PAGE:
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Thursday, July 30, 2009

Cost/benefit analysis for cool roofs

We're doing a remodeling project which includes installing a new roof. Here in California, we get a lot of sun, so the impact of solar irradiance on solar heat gain is a major concern — either for A/C costs (and thus peak summer energy loads) or on comfort (for those of us who don’t have A/C).

Thus, I’ve been looking into solar reflectivity and what has been called the “cool roofs“ movement. There is the Cool Roof Rating Council, “created in 1998 to develop accurate and credible methods for evaluating and labeling the solar reflectance and thermal emittance (radiative properties) of roofing products and to disseminate the information to all interested parties.”

There are also cool roof pages from the California Energy Commission (both consumer and business oriented pages) and at the EPA. (Unlike my smug friends praising German solar initiatives, cool roofs seems to be one place where the Europeans are copying the US).

A March 2009 presentation by Sheila Blake of the City of Houston summarizes the issues and their public policy implications — demonstrating how important a factor this is for energy efficiency, especially in the Southwest and Southeast. There’s also a March 2009 article at the McGraw-Hill continuing education site for the construction industry.

Normally one would assume that it‘s just a matter of lighter colors, but it’s not that simple.

Standard roofing materials have been developed to last a decade or more, and many of these materials (e.g. slate) are natural materials that come in specific colors. Lighter colored dyes, coatings and other treatments will fade or weather over time, reducing or eliminating the benefits of such treatment. (Apparently 19th century tin roofs provided durability and superior reflectivity.)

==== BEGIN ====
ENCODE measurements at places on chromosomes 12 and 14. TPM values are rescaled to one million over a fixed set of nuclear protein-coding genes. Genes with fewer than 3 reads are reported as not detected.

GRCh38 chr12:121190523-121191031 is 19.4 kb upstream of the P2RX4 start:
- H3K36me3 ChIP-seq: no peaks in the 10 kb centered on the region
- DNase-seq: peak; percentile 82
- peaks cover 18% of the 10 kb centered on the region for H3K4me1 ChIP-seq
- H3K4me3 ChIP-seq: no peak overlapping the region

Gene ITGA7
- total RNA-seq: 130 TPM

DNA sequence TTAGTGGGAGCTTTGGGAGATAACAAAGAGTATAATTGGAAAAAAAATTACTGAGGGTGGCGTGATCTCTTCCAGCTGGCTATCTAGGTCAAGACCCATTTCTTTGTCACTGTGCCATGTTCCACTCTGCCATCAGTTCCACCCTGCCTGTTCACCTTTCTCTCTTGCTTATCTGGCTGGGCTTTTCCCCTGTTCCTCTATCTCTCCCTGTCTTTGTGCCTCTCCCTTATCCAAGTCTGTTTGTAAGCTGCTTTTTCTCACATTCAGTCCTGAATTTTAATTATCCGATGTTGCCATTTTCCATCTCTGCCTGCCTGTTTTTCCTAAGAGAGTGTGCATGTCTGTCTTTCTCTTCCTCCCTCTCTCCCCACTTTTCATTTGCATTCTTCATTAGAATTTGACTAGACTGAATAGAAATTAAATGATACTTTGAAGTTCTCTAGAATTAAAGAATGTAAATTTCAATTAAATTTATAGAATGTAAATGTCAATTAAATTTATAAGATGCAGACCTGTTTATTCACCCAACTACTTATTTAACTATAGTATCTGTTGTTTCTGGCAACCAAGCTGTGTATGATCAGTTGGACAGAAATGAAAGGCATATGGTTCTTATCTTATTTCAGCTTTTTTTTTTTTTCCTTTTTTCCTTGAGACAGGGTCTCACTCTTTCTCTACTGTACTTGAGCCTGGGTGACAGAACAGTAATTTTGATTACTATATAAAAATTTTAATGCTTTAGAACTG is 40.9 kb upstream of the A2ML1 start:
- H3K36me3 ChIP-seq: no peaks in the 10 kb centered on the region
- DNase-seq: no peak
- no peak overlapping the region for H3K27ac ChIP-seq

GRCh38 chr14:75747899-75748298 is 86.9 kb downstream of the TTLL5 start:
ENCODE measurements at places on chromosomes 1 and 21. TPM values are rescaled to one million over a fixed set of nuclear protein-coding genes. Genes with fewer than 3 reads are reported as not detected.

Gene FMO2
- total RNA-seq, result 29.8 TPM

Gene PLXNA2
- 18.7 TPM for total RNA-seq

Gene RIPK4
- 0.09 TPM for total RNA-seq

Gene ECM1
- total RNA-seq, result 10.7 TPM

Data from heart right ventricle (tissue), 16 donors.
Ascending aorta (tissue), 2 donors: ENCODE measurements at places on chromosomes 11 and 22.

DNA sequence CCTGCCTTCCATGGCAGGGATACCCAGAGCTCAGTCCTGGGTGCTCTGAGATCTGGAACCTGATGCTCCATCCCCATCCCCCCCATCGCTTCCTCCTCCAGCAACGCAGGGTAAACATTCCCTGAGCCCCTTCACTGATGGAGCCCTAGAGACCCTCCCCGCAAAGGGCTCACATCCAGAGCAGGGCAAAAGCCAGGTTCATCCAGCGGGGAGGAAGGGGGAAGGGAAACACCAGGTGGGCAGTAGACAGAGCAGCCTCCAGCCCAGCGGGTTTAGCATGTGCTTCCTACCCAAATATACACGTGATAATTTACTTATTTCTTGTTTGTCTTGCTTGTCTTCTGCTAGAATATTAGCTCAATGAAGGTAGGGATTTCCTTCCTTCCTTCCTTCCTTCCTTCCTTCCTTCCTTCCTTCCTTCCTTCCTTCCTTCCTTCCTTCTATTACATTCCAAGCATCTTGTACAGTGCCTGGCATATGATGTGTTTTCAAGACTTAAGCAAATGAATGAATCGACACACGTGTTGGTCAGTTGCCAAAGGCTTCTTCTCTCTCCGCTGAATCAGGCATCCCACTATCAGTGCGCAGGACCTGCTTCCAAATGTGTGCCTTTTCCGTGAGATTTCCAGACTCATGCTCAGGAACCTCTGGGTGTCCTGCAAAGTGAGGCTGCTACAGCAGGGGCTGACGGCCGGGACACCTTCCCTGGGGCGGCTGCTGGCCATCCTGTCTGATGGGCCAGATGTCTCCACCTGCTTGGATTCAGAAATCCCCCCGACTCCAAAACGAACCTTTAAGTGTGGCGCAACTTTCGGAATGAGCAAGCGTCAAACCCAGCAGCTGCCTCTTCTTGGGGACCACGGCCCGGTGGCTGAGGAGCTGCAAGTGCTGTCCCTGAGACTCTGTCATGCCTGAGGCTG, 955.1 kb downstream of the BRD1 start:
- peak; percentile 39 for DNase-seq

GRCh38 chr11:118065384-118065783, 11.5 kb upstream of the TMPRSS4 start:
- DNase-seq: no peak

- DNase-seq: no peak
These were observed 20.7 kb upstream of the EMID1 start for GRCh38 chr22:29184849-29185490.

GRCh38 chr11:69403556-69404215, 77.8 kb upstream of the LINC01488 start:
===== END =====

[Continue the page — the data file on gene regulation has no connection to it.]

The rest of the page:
Another issue is that reflection isn’t enough. A roof also needs to emit heat (via infrared radiation) or it will raise the temperature of the roof and thus the house. The Metal Building Manufacturers Association has explains why this is important.

The solution to combined solar reflectance and emissivity is the SRI. Here is a succinct explanation from Astec Paints of Australia:
Total Solar Reflectance (T.S.R.) figures are expressed as a percentage falling between 0% and 100% dependant on a product’s Total Solar Reflectance as tested to ASTM C-1549 or ASTM E-903.

Emissivity or (Infrared emittance), is a measure of the ability of a surface to shed some of it’s heat in the form of infrared radiation away from the surface. The results from tests conducted to ASTM C-1371, express the emittance value as a percentage falling between 0% and 100% depending on the product’s performance.

Solar reflectance index (SRI), combines both the T.S.R.% reflectivity value and emittance value as a measure of a coating’s overall ability to reject solar heat.
The SRI is normalized to be in the range of [0,100] based on nominal “black” and “white” values. Lawrence Berkeley National Laboratory has an Excel spreadsheet that turns TSR and IE values into an SRI value, while Oakridge National Laboratory has a calculator to convert the ratings into energy savings. (These are among several calculators listed on the CCRC website).

Not everyone wants a white roof, particularly for a peaked roof (as is common here) seen by all your neighbors. The Cool Colors Project of LBNL and ORNL is trying to address this question. (It is also raising questions about the revising measurement standards for reflectivity, but let’s set that aside for now).

Starting in 2005, California’s Title 24 began requiring Cool Roofs for business buildings — perhaps because of their impact on daytime A/C and peak energy consumption — but I’d bet money that residential buildings will be covered in the next go-round. The California standards are being copied by other states.

What strikes me is how little of this is filtering down to the homeowner, perhaps because it’s not (yet) mandated. I’m painfully familiar with the state’s energy conservation regulations — Title 24 — that are either praised as the ultimate either in environmental leadership or bureaucratic micromanagement

However, I’ve heard nothing about roofing colors from my builder or roofing contractor. The only reason I investigated this is due to a stupid decision 20 years ago on re-roofing my home — replacing a light gray asphalt shingle with a medium gray — that raised the summer temperature 20°F until I added roof vents.